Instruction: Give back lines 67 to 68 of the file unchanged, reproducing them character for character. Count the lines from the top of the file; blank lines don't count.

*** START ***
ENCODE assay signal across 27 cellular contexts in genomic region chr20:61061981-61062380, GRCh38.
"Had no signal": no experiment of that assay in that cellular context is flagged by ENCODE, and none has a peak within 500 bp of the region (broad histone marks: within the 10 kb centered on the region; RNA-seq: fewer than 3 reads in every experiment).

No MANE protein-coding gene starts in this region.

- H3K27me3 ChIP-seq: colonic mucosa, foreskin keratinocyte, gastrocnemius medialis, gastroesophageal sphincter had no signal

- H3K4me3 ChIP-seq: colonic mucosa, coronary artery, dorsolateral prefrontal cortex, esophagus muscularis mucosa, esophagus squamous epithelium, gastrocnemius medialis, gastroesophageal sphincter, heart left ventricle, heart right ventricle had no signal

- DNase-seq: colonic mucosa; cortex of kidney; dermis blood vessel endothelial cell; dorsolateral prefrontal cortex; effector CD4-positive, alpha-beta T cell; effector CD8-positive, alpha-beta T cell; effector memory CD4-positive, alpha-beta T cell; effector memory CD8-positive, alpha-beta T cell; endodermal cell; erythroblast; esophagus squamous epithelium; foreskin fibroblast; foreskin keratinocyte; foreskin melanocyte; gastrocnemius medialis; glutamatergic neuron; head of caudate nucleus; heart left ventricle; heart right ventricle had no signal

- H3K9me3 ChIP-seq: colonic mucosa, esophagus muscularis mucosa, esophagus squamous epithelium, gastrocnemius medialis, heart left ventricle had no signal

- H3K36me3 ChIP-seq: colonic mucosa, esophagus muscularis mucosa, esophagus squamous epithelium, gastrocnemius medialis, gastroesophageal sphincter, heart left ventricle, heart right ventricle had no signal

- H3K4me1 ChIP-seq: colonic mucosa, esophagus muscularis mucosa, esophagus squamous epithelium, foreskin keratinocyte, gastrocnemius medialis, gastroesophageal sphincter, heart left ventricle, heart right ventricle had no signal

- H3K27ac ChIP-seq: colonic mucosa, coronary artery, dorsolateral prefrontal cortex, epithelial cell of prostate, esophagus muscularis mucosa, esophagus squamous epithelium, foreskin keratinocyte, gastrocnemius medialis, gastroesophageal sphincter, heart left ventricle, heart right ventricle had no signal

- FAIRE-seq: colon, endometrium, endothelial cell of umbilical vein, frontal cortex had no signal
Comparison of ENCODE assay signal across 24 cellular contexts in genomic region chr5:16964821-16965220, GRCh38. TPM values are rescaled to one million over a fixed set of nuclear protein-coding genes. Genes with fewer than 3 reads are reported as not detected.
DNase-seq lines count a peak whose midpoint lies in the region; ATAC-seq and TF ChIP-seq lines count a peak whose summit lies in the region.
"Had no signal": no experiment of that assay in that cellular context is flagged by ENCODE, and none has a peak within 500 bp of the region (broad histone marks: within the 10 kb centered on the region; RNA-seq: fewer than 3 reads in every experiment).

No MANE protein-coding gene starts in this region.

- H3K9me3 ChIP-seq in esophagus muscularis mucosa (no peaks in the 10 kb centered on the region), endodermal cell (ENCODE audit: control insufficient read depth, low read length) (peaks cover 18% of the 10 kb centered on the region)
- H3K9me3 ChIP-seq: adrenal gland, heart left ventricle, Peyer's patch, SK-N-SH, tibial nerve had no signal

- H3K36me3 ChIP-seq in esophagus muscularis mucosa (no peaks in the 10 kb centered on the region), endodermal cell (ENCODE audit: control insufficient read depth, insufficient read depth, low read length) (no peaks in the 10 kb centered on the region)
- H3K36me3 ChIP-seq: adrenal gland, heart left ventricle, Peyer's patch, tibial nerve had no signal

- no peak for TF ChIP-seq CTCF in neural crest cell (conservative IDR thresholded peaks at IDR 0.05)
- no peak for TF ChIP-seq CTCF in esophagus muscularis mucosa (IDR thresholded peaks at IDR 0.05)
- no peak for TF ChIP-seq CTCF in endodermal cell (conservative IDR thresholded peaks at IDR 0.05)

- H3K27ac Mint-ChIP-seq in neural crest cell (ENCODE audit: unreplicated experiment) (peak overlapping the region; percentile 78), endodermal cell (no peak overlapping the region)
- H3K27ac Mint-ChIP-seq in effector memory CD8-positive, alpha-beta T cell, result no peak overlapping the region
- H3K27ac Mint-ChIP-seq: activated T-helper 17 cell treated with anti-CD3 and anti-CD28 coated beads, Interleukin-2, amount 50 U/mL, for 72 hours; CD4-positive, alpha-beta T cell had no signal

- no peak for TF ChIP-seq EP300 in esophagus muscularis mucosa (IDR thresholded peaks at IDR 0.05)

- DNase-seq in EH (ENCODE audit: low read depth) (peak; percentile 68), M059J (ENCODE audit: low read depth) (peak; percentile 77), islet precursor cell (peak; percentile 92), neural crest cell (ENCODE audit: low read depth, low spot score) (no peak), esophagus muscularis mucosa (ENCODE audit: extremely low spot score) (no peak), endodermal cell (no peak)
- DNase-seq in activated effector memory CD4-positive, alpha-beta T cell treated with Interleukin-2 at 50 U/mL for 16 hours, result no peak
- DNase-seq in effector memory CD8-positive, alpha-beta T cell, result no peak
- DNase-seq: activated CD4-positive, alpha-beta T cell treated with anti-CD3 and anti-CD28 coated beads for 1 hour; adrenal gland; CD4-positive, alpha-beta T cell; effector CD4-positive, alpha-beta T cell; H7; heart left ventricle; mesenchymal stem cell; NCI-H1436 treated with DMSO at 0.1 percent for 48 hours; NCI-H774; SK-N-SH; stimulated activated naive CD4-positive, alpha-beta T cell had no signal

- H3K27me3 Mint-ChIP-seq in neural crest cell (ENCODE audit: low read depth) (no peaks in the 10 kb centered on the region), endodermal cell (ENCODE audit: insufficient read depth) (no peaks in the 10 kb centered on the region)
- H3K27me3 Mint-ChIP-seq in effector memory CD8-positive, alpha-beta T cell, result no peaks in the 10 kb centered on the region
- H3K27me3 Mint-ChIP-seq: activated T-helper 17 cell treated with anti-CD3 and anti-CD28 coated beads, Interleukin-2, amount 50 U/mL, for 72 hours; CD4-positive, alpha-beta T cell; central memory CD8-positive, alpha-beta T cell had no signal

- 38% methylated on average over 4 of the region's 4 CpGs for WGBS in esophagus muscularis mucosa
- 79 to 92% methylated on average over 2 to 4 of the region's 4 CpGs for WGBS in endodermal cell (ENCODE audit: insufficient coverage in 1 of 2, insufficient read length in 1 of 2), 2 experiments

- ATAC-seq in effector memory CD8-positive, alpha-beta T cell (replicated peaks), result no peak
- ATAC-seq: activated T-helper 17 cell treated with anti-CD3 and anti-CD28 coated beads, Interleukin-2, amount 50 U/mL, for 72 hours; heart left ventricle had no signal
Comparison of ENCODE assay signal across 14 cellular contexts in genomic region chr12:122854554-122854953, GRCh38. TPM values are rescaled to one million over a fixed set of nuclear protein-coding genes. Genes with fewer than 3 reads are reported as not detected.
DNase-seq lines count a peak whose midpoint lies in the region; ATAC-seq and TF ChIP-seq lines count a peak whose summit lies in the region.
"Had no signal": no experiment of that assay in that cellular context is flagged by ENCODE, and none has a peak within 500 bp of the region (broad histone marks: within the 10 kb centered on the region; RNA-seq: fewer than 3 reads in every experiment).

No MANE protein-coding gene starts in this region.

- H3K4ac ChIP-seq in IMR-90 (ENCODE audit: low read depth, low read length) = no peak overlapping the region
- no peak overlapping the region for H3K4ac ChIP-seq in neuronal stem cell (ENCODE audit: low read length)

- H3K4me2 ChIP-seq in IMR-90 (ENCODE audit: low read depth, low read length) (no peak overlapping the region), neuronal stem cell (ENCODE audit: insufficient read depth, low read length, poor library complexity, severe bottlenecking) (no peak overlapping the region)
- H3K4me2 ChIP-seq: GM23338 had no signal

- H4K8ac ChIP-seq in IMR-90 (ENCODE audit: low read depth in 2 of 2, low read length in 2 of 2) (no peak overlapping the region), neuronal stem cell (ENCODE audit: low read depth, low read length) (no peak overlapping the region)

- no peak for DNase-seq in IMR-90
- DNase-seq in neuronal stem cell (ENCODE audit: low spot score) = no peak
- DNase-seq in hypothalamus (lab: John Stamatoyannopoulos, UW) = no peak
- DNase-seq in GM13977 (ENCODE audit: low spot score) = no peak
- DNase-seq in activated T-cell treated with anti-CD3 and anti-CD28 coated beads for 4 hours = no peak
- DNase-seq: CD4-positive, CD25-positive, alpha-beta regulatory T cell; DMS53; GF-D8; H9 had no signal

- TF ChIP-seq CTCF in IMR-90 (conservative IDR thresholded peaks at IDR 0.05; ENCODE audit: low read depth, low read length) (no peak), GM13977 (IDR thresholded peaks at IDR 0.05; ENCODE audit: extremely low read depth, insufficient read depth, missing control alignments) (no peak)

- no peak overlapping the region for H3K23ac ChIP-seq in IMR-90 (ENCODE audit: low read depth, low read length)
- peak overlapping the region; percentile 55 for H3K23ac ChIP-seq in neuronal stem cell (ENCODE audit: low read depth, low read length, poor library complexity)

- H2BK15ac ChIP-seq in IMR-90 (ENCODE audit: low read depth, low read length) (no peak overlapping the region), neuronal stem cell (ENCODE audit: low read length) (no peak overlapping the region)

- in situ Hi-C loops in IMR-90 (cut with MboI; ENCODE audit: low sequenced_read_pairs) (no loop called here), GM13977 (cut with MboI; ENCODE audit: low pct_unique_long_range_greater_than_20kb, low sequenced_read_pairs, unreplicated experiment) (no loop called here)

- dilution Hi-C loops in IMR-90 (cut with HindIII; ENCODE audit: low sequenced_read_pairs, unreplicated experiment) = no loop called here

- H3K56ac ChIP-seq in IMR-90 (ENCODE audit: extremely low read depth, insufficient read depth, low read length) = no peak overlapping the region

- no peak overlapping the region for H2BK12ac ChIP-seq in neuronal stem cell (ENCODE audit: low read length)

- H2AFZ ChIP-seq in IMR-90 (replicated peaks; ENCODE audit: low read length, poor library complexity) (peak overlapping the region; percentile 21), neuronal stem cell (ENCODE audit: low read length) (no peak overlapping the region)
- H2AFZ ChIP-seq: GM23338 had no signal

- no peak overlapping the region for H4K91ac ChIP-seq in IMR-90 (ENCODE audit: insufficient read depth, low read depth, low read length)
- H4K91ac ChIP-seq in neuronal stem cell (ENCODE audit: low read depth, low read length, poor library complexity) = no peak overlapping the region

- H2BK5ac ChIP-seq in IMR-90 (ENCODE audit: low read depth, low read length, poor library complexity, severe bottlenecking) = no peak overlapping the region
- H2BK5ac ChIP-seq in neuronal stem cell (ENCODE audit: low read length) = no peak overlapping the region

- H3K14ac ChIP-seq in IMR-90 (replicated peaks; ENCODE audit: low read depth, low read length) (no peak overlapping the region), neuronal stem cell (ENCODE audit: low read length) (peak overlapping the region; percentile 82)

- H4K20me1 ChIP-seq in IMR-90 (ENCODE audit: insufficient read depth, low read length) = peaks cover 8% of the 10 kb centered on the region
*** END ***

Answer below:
- H3K14ac ChIP-seq in IMR-90 (replicated peaks; ENCODE audit: low read depth, low read length) (no peak overlapping the region), neuronal stem cell (ENCODE audit: low read length) (peak overlapping the region; percentile 82)

- H4K20me1 ChIP-seq in IMR-90 (ENCODE audit: insufficient read depth, low read length) = peaks cover 8% of the 10 kb centered on the region